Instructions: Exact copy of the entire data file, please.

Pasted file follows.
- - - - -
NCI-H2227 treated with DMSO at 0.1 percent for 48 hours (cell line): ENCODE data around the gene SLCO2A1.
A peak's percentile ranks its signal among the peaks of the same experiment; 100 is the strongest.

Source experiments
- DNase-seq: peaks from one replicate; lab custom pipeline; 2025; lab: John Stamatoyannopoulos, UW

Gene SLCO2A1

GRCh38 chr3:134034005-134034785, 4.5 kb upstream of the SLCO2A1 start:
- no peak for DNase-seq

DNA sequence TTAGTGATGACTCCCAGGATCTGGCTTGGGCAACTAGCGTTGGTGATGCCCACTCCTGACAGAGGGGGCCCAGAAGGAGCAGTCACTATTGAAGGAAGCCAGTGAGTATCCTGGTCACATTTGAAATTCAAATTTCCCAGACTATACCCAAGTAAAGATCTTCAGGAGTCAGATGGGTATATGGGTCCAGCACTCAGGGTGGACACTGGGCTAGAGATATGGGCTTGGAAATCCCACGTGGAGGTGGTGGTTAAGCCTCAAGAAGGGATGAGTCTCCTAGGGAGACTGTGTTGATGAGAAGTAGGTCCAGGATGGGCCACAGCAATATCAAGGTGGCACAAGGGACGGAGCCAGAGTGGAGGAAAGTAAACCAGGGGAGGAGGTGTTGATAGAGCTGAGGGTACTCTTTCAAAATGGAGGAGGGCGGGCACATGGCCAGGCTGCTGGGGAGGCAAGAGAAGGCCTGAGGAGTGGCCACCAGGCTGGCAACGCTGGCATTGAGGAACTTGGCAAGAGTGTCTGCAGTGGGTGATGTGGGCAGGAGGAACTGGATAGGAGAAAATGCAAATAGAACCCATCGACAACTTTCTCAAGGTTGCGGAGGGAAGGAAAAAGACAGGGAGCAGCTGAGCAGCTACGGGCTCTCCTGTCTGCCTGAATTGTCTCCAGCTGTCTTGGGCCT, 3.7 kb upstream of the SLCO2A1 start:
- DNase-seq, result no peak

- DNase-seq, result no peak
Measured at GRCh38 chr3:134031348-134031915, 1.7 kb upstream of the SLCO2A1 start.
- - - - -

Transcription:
NCI-H2227 treated with DMSO at 0.1 percent for 48 hours (cell line): ENCODE data around the gene SLCO2A1.
A peak's percentile ranks its signal among the peaks of the same experiment; 100 is the strongest.

Source experiments
- DNase-seq: peaks from one replicate; lab custom pipeline; 2025; lab: John Stamatoyannopoulos, UW

Gene SLCO2A1

GRCh38 chr3:134034005-134034785, 4.5 kb upstream of the SLCO2A1 start:
- no peak for DNase-seq

DNA sequence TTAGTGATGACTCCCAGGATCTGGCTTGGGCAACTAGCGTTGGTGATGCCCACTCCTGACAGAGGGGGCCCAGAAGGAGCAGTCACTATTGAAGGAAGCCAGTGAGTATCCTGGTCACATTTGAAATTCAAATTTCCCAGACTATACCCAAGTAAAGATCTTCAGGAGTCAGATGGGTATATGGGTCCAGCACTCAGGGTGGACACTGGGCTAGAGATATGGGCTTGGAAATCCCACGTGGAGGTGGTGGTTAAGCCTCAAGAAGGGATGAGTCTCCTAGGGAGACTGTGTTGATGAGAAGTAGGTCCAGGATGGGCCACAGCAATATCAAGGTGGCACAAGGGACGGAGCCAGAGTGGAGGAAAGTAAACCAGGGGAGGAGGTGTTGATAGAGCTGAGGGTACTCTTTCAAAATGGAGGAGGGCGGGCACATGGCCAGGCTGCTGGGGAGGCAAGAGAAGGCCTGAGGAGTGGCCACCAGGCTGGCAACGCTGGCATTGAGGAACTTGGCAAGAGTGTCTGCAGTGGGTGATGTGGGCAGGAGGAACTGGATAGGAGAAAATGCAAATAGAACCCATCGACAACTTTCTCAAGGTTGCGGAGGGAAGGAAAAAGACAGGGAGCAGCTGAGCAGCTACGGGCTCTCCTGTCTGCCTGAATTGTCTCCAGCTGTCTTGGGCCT, 3.7 kb upstream of the SLCO2A1 start:
- DNase-seq, result no peak

- DNase-seq, result no peak
Measured at GRCh38 chr3:134031348-134031915, 1.7 kb upstream of the SLCO2A1 start.